The first tier reflects circumstances when ASIC says a remediation must be initiated. This includes when a licensee has engaged in misconduct, or an error or compliance failure, and caused actual or potential consumer loss to one or more consumers. This first tier most closely mirrors the current regulatory guidance. Key changes include the removal of any reference to 'systemic' issues, and the extension of the remediation requirement to loss caused to 'one or more' consumers, as opposed to 'a number of' consumers in the current guidance. ASIC is also proposing to remove the reference in the current guidance that it may not be appropriate to remediate product failures.

According to ASIC, the types of failures that fall under Tier 1 will generally involve a breach of the law or contractual failing.

The second tier includes failures that may not fall under Tier 1, but nonetheless breach other standards, expectations and / or values, including industry codes. When a case falls under Tier 2, ASIC's position is that a licensee should consider initiating a remediation.

Application to conduct of which persons

The failures for which a licensee is said to be responsible extend to failures of:

  1. a current or former representative;
  2. a current or former third-party service or product provider;
  3. a consultant engaged by the licensee; and
  4. a subsidiary.

ASIC has not stated whether it considers licensees to bear responsibility to consumers for all failures of these persons or only some failures. Extending a licensee's responsibility to all failures would be a substantial expansion of existing legal responsibility.

Relevant period of remediation

Current RG256 requires, in general, a licensee's review and remediation program to go back a minimum of seven years from the time the licensee becomes aware of the failure. ASIC proposes to change the starting point of the remediation period to the date the licensee 'reasonably suspects the failure first caused loss to a consumer'.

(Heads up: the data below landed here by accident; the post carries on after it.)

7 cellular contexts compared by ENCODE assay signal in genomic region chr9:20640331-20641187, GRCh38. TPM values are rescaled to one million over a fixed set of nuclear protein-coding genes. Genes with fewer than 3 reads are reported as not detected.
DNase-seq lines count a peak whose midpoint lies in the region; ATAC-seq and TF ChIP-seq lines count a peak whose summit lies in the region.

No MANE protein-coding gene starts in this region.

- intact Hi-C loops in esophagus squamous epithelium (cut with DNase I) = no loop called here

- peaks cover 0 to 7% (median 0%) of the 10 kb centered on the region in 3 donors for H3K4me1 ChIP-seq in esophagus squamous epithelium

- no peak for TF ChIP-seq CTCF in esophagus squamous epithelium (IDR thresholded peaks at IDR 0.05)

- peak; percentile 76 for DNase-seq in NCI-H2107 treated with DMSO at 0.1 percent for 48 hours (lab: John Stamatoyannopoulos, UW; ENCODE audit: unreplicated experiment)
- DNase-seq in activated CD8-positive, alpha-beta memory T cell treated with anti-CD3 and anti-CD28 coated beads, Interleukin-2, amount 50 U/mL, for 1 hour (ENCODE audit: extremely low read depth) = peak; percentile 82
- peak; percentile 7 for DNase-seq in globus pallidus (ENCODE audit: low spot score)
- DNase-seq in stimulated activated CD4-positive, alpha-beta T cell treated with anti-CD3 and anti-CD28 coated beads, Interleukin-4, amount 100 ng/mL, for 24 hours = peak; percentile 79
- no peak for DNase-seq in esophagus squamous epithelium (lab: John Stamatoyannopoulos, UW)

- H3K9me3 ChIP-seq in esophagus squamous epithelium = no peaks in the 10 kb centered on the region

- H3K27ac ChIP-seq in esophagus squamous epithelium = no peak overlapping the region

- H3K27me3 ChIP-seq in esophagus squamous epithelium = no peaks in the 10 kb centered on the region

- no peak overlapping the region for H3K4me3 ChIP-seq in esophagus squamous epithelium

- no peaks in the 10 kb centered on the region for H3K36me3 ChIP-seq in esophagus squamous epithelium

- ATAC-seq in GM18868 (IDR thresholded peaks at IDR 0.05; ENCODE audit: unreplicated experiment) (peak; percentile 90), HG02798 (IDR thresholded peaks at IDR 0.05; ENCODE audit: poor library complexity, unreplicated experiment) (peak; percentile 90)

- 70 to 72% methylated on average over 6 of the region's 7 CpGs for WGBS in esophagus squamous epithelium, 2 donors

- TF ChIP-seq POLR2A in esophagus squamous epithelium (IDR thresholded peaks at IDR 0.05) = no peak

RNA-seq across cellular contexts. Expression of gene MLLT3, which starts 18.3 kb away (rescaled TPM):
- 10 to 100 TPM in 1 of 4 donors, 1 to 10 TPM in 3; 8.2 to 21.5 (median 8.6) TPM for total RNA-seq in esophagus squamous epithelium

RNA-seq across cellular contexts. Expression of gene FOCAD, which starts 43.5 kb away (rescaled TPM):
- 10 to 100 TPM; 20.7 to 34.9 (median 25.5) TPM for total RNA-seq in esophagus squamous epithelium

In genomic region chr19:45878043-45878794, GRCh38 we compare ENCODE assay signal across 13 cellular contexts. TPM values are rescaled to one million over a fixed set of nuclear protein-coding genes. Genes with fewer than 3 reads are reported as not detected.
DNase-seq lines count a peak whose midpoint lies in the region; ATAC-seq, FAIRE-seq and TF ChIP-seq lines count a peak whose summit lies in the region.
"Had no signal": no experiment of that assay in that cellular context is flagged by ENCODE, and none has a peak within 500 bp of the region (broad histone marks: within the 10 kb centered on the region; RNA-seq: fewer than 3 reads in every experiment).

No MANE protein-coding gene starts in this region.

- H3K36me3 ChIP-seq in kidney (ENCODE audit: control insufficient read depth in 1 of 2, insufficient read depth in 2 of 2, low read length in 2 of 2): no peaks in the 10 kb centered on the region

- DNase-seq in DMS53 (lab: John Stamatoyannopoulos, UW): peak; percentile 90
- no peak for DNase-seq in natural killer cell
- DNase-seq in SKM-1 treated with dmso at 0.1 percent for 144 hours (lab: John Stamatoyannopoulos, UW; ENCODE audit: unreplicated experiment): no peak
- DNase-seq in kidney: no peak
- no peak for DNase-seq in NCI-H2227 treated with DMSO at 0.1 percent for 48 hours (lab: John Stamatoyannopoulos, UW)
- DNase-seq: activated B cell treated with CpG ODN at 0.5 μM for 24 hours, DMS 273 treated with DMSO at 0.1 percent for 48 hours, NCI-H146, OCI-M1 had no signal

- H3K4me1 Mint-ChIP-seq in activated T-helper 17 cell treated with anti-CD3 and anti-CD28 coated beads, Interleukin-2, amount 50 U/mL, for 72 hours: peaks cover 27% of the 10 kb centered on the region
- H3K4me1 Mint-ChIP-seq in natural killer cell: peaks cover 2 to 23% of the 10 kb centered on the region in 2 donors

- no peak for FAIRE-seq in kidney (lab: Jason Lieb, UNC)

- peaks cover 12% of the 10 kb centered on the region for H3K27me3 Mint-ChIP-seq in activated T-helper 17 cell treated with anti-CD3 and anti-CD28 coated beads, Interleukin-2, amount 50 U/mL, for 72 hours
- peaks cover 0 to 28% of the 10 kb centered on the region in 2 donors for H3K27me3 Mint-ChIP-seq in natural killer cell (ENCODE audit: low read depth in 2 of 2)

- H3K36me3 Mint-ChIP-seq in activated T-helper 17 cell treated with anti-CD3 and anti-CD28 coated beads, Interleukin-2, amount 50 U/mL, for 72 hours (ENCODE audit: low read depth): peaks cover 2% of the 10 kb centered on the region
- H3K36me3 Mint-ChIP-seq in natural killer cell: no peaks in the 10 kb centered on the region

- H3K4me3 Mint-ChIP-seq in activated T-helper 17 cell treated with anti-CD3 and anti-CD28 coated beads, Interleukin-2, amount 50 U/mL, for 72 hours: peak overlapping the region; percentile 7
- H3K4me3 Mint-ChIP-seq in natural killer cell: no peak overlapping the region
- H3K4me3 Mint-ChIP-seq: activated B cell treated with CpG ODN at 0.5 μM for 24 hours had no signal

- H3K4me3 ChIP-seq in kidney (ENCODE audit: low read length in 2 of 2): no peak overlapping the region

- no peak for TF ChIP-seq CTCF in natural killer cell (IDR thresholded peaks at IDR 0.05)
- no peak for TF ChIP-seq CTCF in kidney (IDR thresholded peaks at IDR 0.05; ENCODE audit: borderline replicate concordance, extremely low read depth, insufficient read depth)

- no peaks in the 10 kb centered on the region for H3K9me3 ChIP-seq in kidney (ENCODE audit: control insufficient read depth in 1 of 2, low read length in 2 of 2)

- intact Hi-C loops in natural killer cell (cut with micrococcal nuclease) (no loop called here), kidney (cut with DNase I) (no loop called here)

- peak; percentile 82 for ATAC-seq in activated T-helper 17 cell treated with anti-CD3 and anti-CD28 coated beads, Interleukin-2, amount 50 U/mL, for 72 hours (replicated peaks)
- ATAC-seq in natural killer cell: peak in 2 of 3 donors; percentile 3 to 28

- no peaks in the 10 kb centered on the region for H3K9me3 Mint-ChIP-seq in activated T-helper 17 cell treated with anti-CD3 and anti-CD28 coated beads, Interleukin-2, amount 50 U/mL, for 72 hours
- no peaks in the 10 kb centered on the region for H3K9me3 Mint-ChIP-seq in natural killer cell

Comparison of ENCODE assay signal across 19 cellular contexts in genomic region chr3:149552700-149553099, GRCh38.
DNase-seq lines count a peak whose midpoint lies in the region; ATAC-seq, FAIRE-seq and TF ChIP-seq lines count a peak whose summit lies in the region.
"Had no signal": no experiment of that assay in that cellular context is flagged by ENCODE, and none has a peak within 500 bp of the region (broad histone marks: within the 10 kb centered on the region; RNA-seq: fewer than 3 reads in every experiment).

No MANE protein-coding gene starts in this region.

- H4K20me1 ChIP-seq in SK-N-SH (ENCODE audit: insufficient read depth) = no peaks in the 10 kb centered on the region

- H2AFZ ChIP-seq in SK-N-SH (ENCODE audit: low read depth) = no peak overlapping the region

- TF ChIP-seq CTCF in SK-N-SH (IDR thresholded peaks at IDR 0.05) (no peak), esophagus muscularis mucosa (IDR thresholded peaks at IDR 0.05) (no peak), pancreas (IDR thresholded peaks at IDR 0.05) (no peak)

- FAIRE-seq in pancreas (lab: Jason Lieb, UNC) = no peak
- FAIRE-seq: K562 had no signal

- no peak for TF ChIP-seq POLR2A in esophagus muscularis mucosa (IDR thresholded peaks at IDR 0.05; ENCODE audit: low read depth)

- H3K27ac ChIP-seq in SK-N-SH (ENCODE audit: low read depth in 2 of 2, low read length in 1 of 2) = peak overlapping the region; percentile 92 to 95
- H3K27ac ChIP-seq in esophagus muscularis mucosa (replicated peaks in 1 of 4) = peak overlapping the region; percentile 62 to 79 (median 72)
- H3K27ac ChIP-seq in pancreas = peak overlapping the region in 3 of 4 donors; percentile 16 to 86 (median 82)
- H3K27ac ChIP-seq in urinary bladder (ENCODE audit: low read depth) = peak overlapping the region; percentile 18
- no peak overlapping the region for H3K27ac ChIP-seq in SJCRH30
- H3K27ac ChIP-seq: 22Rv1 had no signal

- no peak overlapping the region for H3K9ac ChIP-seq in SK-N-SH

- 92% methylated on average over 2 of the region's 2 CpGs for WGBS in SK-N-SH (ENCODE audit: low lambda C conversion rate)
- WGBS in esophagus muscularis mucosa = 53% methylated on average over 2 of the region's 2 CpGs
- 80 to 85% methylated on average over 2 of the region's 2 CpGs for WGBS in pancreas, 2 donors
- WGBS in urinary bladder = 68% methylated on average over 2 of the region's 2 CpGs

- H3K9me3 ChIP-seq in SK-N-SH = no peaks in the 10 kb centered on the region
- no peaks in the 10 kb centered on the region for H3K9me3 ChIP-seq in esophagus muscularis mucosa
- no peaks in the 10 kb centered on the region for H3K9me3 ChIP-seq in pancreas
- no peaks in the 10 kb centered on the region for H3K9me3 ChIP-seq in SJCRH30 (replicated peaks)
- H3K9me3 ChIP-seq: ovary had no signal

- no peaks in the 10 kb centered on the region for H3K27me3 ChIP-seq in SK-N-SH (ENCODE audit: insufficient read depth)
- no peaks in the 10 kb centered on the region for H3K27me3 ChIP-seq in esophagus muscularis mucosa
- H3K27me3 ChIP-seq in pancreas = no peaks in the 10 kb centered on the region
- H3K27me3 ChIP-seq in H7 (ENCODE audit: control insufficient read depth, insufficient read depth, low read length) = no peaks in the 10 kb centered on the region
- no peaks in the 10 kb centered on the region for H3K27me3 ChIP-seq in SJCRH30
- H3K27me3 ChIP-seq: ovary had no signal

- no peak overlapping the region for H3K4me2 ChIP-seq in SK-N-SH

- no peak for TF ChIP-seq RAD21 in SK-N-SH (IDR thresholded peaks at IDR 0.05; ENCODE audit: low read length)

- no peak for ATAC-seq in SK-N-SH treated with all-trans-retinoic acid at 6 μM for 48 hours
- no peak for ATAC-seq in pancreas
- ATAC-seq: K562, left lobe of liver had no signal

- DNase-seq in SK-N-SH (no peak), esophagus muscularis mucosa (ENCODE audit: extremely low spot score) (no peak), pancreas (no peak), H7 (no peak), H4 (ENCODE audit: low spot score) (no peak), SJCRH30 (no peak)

There is sense in this, not least because the seven-year rule is difficult to justify where the failure occurred less than seven years ago. However, ASIC appears to expect licensees to investigate and remediate loss no matter how long ago it occurred. This is inconsistent with consumers' rights as affected by limitation periods. It is notable that, while the consultation paper is silent on limitation periods, the FSRC 2020 Bill proposes remediation occur only where the consumer has a 'legally enforceable right to recover the loss'.

Using beneficial assumptions

ASIC is proposing to provide guidance around use of assumptions. ASIC is proposing that licensees should only use assumptions in remediation if they are beneficial to the consumer.

ASIC provides examples of beneficial assumptions with respect to determining which consumers should be included in the remediation ('scoping' assumptions) and calculating the amount of potential loss ('refund' assumptions). ASIC says that refund assumptions should err on the side of overcompensation.

The existing guidance is silent on the use of assumptions. Further clarity on ASIC's expectations around this issue will assist licensees to determine when the use of assumptions is likely to be appropriate in ASIC's eyes. However, it is unlikely that the guidance will 'cover the field' in terms of the circumstances when assumptions may be appropriate, meaning licensees will still have to make judgment calls about when and how to use assumptions.